August 27, 2005

Chapter 14

Margaret led Matthew down the hall to his new quarters as leader.

"Everything's been cleaned up in here," she said. "Gregory's personal possessions have been boxed for reuse and the library, and yours brought in."

She opened the doors, and they stepped in. The entry area held the same table and chairs Matthew remembered from Gregory's late-night summons, cleared of their usual papers.

Margaret handed Matthew a key. Matthew looked at it for a moment, then opened the second set of doors.

"May I enter with you?" asked Margaret.

"Of course," said Matthew. "I don't know my way around."

"I hardly know my way around it myself. He was very private. I've only been in here once a year, to ensure that Gregory kept up his notes for his successor."

They stepped through the doors into a small hallway that opened into a library. Printed books and handwritten books, diaries of all the previous leaders, shared the shelves. Margaret turned on the desk lamp.

"It sounded like Gregory spent most of his time in his quarters in this room. I understand that chair is well slept in," said Margaret.

Matthew was examining the books on the shelves. History, correspondence, even religion.

"This is only part of it," said Margaret. "The chief archivist can get you much more, even the sealed books. We certainly hope you don't take up religion, but..."

"No worry," said Matthew. "I'd rather be inside defending these walls than with those raiders attacking them."

Margaret laughed politely. "There's more to see, but I think you can figure it out. There's one additional key I have to give you," she said, and handed him a small black square.

"What do I do with this?" asked Matthew.

"Over here." Margaret led Matthew to a painting of the city under construction. "Put that here, and..."

The painting lifted, exposing a cavity stuffed with notebooks and paper. Matthew reached in and collected it all, putting it on the table.

"That's probably your reading for the next year," Margaret said. "Those are Gregory's notes about the things he felt his successor needed to know immediately. He was supposed to reorganize it next month - it gets cleaned up once a year - but I'm afraid your timing wasn't so good. Or his."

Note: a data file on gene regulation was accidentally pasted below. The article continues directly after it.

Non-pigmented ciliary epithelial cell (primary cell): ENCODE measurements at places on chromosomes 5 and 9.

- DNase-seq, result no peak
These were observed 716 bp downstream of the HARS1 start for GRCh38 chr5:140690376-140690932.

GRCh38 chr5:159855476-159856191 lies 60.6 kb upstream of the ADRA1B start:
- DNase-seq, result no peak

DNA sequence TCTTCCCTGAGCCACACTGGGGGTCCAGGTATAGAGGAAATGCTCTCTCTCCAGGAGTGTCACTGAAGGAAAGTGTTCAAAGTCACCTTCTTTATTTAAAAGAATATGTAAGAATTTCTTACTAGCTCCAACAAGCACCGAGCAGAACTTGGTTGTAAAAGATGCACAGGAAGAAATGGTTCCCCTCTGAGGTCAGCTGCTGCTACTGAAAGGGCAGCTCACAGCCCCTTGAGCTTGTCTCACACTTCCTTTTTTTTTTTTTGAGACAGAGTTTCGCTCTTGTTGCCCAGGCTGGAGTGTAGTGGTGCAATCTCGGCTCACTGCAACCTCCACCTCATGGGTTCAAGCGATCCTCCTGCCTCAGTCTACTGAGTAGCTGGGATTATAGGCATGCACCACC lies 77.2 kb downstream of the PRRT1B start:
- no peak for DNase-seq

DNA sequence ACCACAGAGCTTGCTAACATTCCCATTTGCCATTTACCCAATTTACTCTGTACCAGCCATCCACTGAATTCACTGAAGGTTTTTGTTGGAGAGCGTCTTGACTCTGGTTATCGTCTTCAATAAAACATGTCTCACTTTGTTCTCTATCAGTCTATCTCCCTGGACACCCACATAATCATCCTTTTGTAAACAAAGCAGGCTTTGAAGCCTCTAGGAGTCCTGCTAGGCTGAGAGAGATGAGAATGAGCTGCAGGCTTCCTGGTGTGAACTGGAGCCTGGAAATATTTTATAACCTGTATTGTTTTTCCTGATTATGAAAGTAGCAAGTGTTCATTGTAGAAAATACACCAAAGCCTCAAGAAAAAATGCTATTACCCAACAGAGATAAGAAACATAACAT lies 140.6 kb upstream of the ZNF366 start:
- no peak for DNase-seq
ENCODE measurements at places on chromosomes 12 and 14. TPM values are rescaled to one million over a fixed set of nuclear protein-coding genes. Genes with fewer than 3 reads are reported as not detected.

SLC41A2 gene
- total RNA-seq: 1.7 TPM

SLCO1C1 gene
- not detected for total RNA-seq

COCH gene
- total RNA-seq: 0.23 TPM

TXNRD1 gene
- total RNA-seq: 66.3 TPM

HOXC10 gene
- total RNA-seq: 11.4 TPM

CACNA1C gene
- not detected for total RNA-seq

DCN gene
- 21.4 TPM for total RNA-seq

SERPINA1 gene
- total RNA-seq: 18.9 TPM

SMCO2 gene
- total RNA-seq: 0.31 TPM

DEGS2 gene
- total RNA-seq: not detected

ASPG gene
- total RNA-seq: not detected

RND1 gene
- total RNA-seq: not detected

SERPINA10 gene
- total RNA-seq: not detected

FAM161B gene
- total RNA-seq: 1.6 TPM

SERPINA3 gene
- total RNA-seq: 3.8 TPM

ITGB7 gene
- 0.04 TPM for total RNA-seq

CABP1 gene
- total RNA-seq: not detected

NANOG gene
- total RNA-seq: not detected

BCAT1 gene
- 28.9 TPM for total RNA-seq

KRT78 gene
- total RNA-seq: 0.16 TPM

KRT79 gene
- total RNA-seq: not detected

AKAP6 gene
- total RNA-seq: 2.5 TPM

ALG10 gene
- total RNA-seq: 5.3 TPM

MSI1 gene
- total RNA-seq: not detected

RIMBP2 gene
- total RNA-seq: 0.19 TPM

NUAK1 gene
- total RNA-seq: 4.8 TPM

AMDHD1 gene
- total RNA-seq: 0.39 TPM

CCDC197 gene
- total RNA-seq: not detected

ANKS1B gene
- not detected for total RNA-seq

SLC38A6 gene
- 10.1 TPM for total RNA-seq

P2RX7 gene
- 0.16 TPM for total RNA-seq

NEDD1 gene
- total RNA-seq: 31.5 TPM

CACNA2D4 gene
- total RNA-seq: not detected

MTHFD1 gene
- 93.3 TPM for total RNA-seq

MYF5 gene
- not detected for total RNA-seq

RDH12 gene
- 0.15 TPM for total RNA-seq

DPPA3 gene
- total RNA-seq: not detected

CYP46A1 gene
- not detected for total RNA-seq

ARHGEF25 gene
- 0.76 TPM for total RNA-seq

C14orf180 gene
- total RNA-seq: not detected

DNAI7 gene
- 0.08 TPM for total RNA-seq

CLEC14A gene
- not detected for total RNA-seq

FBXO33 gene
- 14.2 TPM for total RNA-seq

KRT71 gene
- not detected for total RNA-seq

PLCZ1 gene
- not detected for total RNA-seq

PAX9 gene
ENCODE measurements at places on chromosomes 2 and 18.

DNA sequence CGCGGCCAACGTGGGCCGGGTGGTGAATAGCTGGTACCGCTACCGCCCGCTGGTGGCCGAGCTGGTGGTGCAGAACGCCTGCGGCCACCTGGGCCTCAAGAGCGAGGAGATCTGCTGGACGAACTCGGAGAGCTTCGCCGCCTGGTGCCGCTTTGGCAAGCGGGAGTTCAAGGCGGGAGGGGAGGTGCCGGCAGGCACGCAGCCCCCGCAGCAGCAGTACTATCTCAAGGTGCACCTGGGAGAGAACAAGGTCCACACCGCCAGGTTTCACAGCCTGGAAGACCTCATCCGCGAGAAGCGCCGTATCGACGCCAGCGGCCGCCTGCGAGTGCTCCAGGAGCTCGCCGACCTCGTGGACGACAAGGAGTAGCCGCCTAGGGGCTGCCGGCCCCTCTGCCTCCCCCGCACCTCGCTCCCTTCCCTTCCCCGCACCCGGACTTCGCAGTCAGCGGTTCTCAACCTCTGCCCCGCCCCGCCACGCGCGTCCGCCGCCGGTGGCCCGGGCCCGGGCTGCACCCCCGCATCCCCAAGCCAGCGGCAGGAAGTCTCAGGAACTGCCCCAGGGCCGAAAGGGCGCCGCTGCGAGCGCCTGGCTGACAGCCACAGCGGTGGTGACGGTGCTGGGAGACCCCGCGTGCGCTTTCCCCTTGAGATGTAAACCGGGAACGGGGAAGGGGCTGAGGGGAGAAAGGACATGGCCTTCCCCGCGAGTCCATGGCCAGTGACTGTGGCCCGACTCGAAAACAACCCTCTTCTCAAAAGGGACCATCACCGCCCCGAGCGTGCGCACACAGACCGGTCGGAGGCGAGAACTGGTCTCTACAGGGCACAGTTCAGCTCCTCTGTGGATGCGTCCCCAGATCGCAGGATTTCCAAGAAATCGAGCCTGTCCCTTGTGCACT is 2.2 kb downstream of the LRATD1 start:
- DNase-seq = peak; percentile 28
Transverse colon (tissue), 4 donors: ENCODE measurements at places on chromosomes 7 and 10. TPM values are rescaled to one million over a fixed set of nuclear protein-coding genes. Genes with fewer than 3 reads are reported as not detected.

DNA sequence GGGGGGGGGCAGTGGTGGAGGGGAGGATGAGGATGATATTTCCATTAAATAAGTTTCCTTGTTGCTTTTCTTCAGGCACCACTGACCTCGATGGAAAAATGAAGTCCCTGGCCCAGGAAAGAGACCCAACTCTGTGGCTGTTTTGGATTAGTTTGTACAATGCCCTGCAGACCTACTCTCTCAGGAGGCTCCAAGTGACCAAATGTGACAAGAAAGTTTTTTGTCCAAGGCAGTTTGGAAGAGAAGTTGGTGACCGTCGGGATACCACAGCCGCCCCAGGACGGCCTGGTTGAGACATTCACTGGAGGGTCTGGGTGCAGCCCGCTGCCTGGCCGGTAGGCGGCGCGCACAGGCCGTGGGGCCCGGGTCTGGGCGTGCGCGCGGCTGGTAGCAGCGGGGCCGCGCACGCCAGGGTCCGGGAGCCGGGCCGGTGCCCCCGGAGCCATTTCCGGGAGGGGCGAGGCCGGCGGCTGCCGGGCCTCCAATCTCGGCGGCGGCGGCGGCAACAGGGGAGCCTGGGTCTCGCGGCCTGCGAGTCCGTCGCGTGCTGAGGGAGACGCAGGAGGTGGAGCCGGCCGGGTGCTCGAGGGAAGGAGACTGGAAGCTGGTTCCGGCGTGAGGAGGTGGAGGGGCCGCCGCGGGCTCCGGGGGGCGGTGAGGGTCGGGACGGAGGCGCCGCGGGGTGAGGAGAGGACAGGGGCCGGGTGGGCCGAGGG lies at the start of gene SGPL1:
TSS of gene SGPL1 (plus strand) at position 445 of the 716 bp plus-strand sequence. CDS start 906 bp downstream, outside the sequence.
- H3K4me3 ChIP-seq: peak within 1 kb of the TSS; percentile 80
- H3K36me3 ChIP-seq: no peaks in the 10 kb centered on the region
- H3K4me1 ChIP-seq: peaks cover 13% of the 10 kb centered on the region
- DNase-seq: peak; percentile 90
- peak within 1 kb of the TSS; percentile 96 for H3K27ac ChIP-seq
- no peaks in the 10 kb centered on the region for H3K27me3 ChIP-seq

"It's going to be a long night," Matthew said.

"Start with the red pages tonight, and read the rest later," Margaret replied. "Your alarm is set to give you time to be ready for the morning council meeting. Make sure you rest a little."

Matthew sat down. "Thank you," he said.

Margaret left him reading.

It wasn't long before Matthew's face was nearly as purple as his uniform, as he stormed around the room with the red notebook. Skipping ahead to what Gregory had to say about him had proven to be a huge mistake.

"Matthew is smart, but dangerous. I never believed his denials that he had grown involved with the farmers' religion, and frequently wish he had been exiled with his friend John when we had the chance. While he is capable, his very skill creates new dangers. You must watch him carefully, ensure that he only receives information that is appropriate to his mindset, and be prepared to overrule him in any matter where he seeks to give too much to the farmers or give too much credence to their nonsense religion."

Matthew muttered. "I need to watch myself carefully, and only let myself have information appropriate to my..."

He snapped the book shut and turned to the papers. There, among complaints from other cities about goods that were never delivered and offers of assistance in return for fuel, was a four-month-old notice from [name], a tiny city well to the north:

"We have removed a group of religious fanatics, the 'Army of God', providing them with boats to cross the lake. They will probably not survive the 100km crossing, but you should know that in the event that they do, they will likely be landing within 200km of your city. We have removed their weapons and left their band of 30 with only basic provisions."

Gregory had scrawled "Why didn't they just kill them? Keep from Matthew" across the bottom.

Matthew shook his head. He hadn't particularly liked Gregory, but he'd had no idea that Gregory was this hateful, or that Gregory seemed to really dislike him. The unexpected problem of this "Army of God" appearing without warning wasn't unexpected. Gregory had had plenty of warning, but refused to pass it on to anyone else because he didn't trust them. The late night calls, the stories that didn't quite add up, and the years where it was impossible to talk to the council directly began to make sense.

Alice and William had reported similar problems, and sure enough, Gregory didn't trust them either. Alice had been a "disrepectful child, who thinks she knows much more than she does" while William "answers questions so slowly that I know he must be hiding things."

They weren't alone, either - most of the notebook seemed to be a long rant about everyone Gregory worked with directly, except possibly for Catherine. Catherine was "wise and understanding, sharing my concerns," but "has lately refused to go to the trysting rooms with me, and I fear she is keeping her distance for reasons of her own."

Maybe, Matthew thought, Catherine was starting to realize that Gregory was getting strange and dangerous, self-absorbed to the point where he was endangering the city. Or maybe not - she hadn't exactly welcomed Matthew either. It was going to be a long night's reading indeed.

Posted by simon at August 27, 2005 10:00 PM
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